UJ's Spring Art Show opens Monday
The month of March gets very busy at the University of Jamestown. Seniors are getting their robes and caps ordered and everyone on campus is gearing up for commencement May 4. The rest of March and all of April will seem little more than a blur for them. Students who are not yet seniors have other challenges on their agendas. Students taking art classes, whether graduating yet nor not, are in another kind of panic; They have to prepare their work for a required show that opens Monday in the Reiland Fine Arts Center.
Spring semester always has two courses that do not fall under the category: "a piece of cake." Both involve anatomy and both are difficult in different ways. In order to be accepted into the best graduate schools of art, undergraduates must prove they have an understanding of human anatomy as well as portraiture. In figure drawing class, there is an emphasis on body proportions, light, shadow and how realism in drawing depends on those elements.
Figure drawing 2019 has had nearly double the number of students usually taking that class. With the addition of computer graphics design and engineering majors, more students going into those fields are seeing the importance of human anatomy in design. That's a good thing. Architecture, industrial construction and machinery used by people all need to be in proportion to whomever is running or using them. To execute an accurate design they need to know how to include a person to indicate scale and relationship. Instead of having to use "clip-art," free-hand drawings can be uploaded, allowing the designer his or her own original work.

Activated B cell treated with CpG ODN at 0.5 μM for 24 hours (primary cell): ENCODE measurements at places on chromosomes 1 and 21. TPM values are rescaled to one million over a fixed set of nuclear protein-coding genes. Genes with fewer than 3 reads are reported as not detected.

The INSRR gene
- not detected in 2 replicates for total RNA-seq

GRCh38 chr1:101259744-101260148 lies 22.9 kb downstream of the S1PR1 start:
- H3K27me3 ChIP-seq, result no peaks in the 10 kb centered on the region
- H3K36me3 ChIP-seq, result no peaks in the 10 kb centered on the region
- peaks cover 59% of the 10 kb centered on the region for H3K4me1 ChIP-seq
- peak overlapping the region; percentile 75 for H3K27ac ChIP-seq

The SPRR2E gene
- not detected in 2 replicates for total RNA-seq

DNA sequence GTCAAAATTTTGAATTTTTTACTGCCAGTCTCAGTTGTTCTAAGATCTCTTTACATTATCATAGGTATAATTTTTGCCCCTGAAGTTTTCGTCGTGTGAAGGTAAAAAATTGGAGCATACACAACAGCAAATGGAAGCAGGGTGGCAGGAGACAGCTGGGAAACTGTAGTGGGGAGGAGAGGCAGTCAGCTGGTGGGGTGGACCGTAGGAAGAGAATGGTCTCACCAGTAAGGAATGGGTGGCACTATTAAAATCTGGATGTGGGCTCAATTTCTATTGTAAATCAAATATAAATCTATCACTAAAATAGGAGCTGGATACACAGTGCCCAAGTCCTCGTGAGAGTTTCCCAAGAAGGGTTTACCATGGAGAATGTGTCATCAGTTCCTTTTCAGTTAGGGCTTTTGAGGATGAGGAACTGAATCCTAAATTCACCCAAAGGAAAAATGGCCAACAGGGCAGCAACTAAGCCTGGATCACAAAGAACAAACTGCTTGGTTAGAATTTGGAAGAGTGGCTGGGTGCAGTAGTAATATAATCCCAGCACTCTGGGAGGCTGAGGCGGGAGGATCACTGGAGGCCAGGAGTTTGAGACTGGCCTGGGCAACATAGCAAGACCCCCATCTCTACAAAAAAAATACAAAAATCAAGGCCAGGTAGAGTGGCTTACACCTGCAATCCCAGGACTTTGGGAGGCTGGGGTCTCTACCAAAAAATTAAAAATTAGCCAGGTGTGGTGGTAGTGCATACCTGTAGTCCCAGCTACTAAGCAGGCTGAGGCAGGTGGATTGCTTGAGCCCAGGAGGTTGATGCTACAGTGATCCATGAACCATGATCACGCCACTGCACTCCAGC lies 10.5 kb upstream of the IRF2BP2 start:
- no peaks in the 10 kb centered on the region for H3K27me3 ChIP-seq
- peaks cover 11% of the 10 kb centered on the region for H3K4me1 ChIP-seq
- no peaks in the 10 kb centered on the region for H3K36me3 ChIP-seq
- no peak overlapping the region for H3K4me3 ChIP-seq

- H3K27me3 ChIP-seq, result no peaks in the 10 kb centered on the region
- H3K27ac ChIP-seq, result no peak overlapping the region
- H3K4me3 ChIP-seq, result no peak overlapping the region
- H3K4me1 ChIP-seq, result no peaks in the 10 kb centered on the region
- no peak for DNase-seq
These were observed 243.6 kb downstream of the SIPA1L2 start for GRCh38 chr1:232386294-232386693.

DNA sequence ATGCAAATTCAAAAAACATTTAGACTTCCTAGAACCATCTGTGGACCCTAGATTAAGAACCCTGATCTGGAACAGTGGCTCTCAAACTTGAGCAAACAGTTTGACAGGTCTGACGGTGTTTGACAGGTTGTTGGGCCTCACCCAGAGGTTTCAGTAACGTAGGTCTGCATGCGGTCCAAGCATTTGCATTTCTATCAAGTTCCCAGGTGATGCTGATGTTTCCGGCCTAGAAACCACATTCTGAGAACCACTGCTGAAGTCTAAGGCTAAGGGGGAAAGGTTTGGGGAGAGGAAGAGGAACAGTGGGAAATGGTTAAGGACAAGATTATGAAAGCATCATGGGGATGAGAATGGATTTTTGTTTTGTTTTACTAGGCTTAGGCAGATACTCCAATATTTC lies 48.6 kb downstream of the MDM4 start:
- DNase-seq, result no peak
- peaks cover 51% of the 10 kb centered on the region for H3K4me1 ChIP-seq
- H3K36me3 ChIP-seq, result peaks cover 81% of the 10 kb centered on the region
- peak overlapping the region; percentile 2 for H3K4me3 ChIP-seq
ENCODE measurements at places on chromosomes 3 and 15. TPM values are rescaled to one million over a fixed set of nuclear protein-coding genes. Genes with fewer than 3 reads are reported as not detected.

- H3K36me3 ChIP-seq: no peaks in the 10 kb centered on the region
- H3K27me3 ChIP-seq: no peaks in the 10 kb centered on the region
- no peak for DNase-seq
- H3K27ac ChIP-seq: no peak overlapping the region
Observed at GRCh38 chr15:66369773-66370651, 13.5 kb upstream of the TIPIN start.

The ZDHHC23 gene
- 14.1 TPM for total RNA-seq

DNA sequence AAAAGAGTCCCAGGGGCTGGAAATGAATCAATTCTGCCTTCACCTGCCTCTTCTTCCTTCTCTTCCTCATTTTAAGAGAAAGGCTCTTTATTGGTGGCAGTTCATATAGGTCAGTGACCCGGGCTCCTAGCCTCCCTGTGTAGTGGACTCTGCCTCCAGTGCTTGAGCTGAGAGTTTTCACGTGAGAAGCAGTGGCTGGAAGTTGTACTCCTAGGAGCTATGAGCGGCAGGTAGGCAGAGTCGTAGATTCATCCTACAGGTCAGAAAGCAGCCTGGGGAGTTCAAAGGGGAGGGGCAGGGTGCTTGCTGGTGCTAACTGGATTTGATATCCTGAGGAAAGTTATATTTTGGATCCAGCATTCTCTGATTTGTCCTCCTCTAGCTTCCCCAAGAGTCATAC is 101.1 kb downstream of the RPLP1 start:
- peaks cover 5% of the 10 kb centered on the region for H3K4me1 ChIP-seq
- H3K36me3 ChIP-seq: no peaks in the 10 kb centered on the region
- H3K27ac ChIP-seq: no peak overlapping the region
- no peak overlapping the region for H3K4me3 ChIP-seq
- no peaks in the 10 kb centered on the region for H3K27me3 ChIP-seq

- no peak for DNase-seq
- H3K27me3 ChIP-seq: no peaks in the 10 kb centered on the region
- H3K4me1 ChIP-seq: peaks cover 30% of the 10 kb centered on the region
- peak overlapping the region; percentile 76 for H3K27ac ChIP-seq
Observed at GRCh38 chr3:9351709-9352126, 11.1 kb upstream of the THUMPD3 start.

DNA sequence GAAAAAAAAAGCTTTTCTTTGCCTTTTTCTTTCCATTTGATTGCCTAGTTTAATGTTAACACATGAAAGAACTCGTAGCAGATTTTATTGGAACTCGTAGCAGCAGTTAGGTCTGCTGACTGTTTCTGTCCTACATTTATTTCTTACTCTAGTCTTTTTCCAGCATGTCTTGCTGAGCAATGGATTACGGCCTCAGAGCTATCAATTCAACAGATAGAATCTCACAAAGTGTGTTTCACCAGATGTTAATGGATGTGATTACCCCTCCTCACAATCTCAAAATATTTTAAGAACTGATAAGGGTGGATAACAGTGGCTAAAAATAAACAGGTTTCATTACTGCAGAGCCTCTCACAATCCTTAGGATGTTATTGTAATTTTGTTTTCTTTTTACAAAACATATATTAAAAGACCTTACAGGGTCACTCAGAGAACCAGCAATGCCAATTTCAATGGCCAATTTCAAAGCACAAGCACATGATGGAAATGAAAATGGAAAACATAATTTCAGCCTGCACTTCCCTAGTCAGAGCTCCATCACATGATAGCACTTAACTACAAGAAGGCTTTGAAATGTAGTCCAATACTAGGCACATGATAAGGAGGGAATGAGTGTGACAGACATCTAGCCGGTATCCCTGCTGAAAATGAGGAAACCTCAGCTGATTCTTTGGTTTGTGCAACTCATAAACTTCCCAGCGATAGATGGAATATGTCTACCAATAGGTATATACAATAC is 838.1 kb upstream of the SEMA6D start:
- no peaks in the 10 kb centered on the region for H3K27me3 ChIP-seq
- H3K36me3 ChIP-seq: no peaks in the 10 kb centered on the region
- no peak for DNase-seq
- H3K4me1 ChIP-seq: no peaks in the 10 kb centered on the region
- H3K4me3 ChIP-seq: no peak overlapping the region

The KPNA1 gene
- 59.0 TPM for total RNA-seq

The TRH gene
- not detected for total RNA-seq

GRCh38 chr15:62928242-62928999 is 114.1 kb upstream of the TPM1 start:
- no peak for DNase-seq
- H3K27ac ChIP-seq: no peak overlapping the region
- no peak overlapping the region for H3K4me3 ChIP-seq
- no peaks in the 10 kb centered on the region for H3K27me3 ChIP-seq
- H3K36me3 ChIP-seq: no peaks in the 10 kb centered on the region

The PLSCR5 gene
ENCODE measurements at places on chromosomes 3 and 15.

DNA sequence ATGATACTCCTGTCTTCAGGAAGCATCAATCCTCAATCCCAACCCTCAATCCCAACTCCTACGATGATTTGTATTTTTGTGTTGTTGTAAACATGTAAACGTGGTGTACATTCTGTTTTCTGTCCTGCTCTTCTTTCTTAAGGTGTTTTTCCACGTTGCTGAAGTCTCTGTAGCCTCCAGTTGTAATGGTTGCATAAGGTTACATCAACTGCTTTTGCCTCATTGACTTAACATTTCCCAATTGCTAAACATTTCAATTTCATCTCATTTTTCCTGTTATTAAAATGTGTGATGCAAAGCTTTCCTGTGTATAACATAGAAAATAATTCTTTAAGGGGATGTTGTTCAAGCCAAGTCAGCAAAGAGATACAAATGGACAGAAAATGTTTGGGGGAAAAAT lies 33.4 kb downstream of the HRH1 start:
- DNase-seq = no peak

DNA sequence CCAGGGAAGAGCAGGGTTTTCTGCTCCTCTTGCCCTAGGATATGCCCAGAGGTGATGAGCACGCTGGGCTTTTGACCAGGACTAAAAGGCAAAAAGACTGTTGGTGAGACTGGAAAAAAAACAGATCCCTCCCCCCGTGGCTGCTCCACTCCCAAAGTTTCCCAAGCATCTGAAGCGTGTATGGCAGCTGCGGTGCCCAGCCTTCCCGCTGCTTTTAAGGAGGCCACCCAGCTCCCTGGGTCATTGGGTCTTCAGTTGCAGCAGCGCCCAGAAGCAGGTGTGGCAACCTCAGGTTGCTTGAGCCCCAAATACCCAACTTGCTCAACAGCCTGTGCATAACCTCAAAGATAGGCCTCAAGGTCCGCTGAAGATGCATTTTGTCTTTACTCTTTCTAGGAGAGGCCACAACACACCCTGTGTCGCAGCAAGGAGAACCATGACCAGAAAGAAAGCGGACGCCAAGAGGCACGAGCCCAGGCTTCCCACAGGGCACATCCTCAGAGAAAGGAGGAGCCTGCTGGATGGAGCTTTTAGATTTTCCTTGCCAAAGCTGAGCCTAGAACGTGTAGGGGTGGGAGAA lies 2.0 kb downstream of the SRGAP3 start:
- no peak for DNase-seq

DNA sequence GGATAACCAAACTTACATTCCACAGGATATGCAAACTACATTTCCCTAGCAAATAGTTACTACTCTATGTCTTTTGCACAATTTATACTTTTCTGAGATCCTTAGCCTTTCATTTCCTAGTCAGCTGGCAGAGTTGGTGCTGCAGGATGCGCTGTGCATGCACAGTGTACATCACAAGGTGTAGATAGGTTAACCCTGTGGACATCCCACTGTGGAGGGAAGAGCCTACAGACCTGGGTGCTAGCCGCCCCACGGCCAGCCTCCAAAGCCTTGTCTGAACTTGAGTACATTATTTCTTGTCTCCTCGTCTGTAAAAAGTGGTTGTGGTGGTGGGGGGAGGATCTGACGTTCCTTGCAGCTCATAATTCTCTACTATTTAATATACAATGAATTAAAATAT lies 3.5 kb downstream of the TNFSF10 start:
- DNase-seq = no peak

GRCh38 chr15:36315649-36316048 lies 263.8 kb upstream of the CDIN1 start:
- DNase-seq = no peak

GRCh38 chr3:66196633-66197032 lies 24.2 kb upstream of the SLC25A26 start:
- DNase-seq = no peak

Students planning to go into medicine benefit from figure drawing as well as sculpture classes. It's not unusual to have dental students making skulls, skeletons and teeth in sculpture class. All have to prove they can do a life-sized self-portrait in clay. Some students will make the deadline for Monday's opening, but typically, for the remainder of March, they add their large busts as they are finished and fired.
The show includes printmaking as well as some works done by students in modern art history. With human anatomy a component of the exhibit, impressionable children (and some adults) may want to enter the Reiland directly through the main entrance. Otherwise, the entire exhibit will include examples of students' works from figure drawing class and sculptures.
The exhibit runs from March 18 through April 25 and is open to the public.
Artwork will also be auctioned at UJ's 33rd annual Dine & Bid auction on April 13. Reservations ($75 per person) need to be in by March 29, and tickets can be reserved by calling 252-3467, ext. 5638, or email at Brett.Moser@uj.edu. at 252-3467.